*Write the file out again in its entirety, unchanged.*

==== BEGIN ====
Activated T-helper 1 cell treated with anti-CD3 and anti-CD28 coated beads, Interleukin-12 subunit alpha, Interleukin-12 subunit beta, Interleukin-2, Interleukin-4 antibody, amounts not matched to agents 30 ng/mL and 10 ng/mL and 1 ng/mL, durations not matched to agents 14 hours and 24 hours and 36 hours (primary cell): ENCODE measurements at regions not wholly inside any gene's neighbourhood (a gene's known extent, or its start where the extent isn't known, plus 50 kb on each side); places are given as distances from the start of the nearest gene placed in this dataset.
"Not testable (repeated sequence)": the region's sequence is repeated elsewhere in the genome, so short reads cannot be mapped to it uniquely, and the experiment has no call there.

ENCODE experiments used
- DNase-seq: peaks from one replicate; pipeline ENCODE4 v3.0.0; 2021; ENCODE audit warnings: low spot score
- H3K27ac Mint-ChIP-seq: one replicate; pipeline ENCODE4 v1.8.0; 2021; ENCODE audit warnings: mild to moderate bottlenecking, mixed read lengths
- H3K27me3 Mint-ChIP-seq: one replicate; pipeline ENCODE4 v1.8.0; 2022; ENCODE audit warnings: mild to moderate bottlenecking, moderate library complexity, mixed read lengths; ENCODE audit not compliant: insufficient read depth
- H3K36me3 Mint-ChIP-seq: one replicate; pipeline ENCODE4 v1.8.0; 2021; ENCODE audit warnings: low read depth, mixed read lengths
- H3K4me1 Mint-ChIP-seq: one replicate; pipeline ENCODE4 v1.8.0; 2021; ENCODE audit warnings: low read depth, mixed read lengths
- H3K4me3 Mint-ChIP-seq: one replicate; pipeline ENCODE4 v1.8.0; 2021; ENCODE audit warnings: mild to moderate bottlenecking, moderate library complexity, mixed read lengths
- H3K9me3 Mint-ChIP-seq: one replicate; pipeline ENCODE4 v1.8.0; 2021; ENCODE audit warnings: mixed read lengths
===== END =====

Activated T-helper 1 cell treated with anti-CD3 and anti-CD28 coated beads, Interleukin-12 subunit alpha, Interleukin-12 subunit beta, Interleukin-2, Interleukin-4 antibody, amounts not matched to agents 30 ng/mL and 10 ng/mL and 1 ng/mL, durations not matched to agents 14 hours and 24 hours and 36 hours (primary cell): ENCODE measurements at regions not wholly inside any gene's neighbourhood (a gene's known extent, or its start where the extent isn't known, plus 50 kb on each side); places are given as distances from the start of the nearest gene placed in this dataset.
"Not testable (repeated sequence)": the region's sequence is repeated elsewhere in the genome, so short reads cannot be mapped to it uniquely, and the experiment has no call there.

ENCODE experiments used
- DNase-seq: peaks from one replicate; pipeline ENCODE4 v3.0.0; 2021; ENCODE audit warnings: low spot score
- H3K27ac Mint-ChIP-seq: one replicate; pipeline ENCODE4 v1.8.0; 2021; ENCODE audit warnings: mild to moderate bottlenecking, mixed read lengths
- H3K27me3 Mint-ChIP-seq: one replicate; pipeline ENCODE4 v1.8.0; 2022; ENCODE audit warnings: mild to moderate bottlenecking, moderate library complexity, mixed read lengths; ENCODE audit not compliant: insufficient read depth
- H3K36me3 Mint-ChIP-seq: one replicate; pipeline ENCODE4 v1.8.0; 2021; ENCODE audit warnings: low read depth, mixed read lengths
- H3K4me1 Mint-ChIP-seq: one replicate; pipeline ENCODE4 v1.8.0; 2021; ENCODE audit warnings: low read depth, mixed read lengths
- H3K4me3 Mint-ChIP-seq: one replicate; pipeline ENCODE4 v1.8.0; 2021; ENCODE audit warnings: mild to moderate bottlenecking, moderate library complexity, mixed read lengths
- H3K9me3 Mint-ChIP-seq: one replicate; pipeline ENCODE4 v1.8.0; 2021; ENCODE audit warnings: mixed read lengths